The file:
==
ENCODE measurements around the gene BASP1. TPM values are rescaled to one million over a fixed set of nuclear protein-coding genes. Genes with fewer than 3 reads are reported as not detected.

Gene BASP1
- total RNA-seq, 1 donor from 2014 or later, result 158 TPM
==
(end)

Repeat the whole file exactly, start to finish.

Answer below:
ENCODE measurements around the gene BASP1. TPM values are rescaled to one million over a fixed set of nuclear protein-coding genes. Genes with fewer than 3 reads are reported as not detected.

Gene BASP1
- total RNA-seq, 1 donor from 2014 or later, result 158 TPM